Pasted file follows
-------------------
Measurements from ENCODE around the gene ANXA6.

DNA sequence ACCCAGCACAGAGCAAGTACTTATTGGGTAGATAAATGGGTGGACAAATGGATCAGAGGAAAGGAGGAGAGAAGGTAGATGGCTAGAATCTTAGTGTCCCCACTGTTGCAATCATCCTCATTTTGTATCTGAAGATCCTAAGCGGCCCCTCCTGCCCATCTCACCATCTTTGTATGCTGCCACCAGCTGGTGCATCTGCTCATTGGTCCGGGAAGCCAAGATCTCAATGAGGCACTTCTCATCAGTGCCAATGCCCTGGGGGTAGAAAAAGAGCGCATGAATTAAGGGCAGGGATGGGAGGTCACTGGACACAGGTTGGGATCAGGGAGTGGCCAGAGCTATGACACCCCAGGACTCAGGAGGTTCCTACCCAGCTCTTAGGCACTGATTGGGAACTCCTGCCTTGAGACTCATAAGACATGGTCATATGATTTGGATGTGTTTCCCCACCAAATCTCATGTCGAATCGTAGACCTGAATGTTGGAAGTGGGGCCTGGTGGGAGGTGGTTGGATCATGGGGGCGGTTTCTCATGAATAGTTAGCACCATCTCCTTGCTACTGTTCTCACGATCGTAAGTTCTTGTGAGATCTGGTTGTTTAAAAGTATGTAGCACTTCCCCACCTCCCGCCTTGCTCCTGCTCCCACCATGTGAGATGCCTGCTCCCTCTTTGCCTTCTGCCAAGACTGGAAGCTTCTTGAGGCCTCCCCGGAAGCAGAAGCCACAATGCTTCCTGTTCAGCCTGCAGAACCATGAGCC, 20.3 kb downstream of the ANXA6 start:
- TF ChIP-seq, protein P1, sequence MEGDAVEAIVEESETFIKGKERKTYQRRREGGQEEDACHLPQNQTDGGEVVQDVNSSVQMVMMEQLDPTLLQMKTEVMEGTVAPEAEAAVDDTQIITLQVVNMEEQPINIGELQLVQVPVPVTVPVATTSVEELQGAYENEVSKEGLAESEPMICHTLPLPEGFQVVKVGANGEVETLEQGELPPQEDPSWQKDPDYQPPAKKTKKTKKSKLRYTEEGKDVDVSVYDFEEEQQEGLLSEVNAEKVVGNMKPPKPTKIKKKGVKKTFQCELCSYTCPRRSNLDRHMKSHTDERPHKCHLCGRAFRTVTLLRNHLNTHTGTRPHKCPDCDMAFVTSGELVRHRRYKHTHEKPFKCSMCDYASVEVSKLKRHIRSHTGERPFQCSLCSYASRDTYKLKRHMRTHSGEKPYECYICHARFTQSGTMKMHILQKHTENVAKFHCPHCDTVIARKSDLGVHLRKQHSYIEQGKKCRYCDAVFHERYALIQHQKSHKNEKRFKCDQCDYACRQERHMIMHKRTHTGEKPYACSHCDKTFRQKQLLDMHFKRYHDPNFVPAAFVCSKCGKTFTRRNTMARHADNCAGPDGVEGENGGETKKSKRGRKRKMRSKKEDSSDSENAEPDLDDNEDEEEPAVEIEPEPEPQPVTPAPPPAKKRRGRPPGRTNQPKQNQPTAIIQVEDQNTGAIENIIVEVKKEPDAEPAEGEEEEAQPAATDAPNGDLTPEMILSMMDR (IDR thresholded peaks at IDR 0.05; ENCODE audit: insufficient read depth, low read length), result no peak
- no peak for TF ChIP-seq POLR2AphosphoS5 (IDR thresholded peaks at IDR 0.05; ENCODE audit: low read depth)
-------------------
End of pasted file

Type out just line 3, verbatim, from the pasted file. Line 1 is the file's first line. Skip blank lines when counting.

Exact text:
- TF ChIP-seq, protein P1, sequence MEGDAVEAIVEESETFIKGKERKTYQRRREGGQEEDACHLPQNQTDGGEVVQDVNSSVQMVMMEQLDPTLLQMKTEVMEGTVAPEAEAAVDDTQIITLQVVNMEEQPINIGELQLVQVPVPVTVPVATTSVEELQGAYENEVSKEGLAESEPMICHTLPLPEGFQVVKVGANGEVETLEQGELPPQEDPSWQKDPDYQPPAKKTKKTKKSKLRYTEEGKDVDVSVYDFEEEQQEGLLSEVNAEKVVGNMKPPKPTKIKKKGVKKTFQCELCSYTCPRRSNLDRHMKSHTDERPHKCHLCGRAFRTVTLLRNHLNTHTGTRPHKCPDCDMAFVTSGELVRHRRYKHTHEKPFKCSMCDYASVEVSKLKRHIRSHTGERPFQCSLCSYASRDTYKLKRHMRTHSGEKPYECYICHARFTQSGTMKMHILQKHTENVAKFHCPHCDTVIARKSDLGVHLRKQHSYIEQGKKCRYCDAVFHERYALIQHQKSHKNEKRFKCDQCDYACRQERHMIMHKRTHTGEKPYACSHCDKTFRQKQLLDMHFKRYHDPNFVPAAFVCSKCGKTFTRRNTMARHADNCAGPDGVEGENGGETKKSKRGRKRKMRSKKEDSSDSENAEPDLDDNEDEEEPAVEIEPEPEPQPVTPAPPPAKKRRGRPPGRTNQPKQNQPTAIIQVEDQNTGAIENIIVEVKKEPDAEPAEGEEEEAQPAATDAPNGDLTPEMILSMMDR (IDR thresholded peaks at IDR 0.05; ENCODE audit: insufficient read depth, low read length), result no peak